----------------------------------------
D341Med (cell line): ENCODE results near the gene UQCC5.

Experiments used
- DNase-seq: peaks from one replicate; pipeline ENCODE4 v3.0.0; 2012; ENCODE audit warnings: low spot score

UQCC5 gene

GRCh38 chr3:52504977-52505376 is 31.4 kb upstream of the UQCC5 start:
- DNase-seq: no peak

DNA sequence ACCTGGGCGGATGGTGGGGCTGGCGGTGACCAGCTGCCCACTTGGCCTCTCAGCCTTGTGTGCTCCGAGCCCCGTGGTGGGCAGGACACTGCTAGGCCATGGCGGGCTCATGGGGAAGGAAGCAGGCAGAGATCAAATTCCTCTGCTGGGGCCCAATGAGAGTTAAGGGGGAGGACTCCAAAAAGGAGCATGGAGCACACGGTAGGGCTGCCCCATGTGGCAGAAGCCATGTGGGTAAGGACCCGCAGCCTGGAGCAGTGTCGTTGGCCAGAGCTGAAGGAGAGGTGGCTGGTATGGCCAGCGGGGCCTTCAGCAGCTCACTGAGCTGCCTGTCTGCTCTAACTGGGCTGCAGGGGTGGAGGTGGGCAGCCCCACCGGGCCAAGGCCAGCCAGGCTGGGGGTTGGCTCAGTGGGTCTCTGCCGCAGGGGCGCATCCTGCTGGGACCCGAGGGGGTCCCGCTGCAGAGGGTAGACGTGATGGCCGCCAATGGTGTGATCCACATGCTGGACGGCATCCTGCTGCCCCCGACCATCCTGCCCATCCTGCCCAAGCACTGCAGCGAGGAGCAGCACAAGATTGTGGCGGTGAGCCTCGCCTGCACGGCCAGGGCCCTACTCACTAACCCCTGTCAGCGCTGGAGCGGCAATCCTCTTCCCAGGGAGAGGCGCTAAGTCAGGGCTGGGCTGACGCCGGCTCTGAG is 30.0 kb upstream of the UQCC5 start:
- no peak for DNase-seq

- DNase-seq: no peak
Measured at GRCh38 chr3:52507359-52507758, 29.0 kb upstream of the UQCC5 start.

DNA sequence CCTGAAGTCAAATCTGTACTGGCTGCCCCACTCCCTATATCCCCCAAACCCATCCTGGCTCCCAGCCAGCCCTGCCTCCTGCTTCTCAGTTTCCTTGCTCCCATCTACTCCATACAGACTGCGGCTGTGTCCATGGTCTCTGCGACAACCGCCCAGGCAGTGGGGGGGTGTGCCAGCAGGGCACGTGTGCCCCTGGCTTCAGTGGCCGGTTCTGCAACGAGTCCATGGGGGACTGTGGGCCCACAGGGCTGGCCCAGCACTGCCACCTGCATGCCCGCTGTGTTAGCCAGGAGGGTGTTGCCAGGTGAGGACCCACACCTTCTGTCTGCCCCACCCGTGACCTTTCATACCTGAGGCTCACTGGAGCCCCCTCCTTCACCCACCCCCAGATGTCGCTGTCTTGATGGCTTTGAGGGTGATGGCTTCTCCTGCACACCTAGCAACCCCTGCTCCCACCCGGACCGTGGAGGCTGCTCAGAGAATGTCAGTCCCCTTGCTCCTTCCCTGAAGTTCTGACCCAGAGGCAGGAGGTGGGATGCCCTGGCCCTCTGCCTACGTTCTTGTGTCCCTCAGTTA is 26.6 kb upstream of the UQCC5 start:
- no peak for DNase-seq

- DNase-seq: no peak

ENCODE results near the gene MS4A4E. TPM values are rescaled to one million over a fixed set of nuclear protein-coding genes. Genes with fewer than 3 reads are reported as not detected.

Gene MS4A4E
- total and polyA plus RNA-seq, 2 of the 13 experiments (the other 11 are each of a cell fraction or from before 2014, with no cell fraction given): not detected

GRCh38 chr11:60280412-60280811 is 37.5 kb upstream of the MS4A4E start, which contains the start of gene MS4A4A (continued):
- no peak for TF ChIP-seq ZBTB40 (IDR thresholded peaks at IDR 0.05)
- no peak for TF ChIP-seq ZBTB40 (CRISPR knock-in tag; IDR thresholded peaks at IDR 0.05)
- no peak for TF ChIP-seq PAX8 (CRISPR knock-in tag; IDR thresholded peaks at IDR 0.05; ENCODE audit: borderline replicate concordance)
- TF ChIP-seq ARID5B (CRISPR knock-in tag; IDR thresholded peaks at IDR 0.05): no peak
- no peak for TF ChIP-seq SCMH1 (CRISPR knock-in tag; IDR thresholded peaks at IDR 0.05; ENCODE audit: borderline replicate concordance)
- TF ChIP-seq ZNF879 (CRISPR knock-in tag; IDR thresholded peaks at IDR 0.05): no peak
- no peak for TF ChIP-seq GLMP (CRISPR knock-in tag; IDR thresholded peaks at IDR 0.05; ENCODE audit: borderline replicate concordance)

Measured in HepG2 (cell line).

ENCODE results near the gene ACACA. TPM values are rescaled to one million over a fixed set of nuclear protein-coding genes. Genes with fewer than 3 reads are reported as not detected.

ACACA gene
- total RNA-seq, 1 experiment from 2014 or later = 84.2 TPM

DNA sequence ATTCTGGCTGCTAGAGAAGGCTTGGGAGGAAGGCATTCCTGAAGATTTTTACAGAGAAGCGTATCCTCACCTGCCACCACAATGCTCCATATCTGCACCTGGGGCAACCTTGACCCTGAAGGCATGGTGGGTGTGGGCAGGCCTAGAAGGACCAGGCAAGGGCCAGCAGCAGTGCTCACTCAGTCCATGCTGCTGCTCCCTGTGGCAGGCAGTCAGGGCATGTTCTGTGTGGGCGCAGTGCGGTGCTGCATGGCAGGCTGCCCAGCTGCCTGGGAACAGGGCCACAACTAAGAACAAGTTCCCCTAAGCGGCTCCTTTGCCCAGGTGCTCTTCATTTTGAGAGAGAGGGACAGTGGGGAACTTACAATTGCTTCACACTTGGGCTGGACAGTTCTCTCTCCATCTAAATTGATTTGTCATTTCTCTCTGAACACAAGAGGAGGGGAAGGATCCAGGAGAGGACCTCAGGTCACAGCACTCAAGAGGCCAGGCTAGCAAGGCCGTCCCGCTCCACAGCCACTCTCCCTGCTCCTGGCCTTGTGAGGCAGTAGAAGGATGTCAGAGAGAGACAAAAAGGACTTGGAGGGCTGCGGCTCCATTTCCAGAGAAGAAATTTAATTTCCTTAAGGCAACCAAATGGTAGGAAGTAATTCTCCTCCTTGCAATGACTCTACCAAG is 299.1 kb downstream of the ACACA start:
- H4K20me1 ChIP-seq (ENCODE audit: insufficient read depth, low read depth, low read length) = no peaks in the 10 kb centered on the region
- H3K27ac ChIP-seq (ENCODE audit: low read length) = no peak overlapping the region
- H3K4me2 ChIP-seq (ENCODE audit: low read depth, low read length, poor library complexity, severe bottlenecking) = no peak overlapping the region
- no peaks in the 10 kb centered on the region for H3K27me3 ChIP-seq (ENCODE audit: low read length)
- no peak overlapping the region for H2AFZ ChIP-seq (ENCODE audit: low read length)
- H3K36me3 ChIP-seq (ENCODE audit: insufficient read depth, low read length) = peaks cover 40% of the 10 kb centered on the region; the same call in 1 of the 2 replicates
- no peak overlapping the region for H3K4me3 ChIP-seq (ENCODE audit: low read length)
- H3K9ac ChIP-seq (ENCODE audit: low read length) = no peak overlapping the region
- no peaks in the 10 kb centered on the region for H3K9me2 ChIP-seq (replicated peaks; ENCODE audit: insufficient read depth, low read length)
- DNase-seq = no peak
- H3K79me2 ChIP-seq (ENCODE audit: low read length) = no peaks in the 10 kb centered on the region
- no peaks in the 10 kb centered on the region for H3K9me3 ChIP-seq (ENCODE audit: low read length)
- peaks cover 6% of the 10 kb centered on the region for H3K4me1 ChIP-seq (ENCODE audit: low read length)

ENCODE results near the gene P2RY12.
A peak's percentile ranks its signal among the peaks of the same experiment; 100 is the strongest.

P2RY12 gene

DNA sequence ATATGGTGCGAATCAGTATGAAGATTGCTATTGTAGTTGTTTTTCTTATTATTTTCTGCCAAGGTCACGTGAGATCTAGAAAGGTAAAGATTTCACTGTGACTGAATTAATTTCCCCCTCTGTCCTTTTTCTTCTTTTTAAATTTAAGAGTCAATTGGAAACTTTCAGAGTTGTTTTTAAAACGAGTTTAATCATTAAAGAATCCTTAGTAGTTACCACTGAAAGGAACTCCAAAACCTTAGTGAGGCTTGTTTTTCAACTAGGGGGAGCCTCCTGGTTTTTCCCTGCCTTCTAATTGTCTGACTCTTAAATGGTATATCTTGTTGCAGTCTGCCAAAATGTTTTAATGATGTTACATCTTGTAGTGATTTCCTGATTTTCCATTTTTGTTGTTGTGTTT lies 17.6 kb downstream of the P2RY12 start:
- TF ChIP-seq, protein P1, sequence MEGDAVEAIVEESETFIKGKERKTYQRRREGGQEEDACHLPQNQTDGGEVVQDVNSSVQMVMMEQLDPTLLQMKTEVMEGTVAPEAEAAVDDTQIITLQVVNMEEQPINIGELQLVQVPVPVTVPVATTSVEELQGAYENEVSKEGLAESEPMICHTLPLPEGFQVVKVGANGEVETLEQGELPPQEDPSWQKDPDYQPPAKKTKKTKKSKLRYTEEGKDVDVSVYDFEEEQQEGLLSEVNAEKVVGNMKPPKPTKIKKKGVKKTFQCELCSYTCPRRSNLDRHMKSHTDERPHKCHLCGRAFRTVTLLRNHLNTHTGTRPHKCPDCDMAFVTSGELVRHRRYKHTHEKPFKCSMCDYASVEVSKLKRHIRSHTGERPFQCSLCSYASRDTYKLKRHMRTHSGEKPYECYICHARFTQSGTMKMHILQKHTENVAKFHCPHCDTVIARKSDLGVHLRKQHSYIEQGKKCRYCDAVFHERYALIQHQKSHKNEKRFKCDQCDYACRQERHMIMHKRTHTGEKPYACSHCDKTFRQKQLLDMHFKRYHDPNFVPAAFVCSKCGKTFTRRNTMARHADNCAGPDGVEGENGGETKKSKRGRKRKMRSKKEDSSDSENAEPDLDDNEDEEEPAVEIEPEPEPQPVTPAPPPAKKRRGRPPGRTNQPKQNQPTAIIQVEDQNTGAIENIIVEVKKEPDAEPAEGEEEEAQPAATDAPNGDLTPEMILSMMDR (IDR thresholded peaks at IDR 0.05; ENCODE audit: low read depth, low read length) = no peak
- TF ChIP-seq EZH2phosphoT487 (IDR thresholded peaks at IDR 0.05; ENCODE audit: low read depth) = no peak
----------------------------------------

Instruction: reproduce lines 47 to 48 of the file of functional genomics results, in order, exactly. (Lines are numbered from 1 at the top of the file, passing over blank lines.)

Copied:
- TF ChIP-seq, protein P1, sequence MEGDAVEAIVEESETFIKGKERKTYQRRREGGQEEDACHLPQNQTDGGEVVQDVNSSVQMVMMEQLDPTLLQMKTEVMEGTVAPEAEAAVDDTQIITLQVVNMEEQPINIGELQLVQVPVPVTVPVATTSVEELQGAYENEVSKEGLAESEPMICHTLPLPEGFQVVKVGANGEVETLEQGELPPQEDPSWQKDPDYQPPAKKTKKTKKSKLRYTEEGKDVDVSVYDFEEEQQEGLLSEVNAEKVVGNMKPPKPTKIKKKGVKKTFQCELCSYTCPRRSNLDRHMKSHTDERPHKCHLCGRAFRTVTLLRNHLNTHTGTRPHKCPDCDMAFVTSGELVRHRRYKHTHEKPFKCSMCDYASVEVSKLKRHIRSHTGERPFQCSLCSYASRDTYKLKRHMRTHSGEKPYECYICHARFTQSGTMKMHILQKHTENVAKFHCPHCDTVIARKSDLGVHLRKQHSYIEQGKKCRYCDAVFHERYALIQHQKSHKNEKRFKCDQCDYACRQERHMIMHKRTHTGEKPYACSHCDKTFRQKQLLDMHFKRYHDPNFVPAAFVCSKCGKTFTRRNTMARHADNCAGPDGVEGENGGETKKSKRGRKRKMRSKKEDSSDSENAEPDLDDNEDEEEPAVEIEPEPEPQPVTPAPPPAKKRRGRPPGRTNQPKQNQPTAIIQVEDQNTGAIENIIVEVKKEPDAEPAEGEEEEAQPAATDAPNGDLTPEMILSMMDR (IDR thresholded peaks at IDR 0.05; ENCODE audit: low read depth, low read length) = no peak
- TF ChIP-seq EZH2phosphoT487 (IDR thresholded peaks at IDR 0.05; ENCODE audit: low read depth) = no peak